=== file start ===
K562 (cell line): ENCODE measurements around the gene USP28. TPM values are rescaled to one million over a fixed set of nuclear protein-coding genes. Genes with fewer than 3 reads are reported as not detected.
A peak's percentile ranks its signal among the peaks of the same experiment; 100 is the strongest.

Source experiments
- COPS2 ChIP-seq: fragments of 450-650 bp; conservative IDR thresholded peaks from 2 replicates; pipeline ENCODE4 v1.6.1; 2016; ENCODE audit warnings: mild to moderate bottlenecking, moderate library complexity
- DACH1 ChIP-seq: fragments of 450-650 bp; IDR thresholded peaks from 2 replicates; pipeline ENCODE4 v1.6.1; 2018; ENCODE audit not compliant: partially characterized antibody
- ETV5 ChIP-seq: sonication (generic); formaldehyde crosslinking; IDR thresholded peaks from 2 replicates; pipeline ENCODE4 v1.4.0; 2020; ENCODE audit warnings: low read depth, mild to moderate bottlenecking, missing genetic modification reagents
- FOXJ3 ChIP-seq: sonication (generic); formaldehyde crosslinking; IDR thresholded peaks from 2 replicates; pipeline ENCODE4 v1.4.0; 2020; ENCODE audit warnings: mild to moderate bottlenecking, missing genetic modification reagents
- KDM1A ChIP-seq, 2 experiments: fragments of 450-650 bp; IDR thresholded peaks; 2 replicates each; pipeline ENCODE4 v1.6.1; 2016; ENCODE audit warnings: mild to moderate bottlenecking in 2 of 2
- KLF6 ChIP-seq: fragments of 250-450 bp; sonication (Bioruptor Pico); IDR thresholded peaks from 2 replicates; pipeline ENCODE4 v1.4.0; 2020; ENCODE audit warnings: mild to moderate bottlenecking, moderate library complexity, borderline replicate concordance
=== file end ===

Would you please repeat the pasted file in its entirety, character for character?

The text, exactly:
K562 (cell line): ENCODE measurements around the gene USP28. TPM values are rescaled to one million over a fixed set of nuclear protein-coding genes. Genes with fewer than 3 reads are reported as not detected.
A peak's percentile ranks its signal among the peaks of the same experiment; 100 is the strongest.

Source experiments
- COPS2 ChIP-seq: fragments of 450-650 bp; conservative IDR thresholded peaks from 2 replicates; pipeline ENCODE4 v1.6.1; 2016; ENCODE audit warnings: mild to moderate bottlenecking, moderate library complexity
- DACH1 ChIP-seq: fragments of 450-650 bp; IDR thresholded peaks from 2 replicates; pipeline ENCODE4 v1.6.1; 2018; ENCODE audit not compliant: partially characterized antibody
- ETV5 ChIP-seq: sonication (generic); formaldehyde crosslinking; IDR thresholded peaks from 2 replicates; pipeline ENCODE4 v1.4.0; 2020; ENCODE audit warnings: low read depth, mild to moderate bottlenecking, missing genetic modification reagents
- FOXJ3 ChIP-seq: sonication (generic); formaldehyde crosslinking; IDR thresholded peaks from 2 replicates; pipeline ENCODE4 v1.4.0; 2020; ENCODE audit warnings: mild to moderate bottlenecking, missing genetic modification reagents
- KDM1A ChIP-seq, 2 experiments: fragments of 450-650 bp; IDR thresholded peaks; 2 replicates each; pipeline ENCODE4 v1.6.1; 2016; ENCODE audit warnings: mild to moderate bottlenecking in 2 of 2
- KLF6 ChIP-seq: fragments of 250-450 bp; sonication (Bioruptor Pico); IDR thresholded peaks from 2 replicates; pipeline ENCODE4 v1.4.0; 2020; ENCODE audit warnings: mild to moderate bottlenecking, moderate library complexity, borderline replicate concordance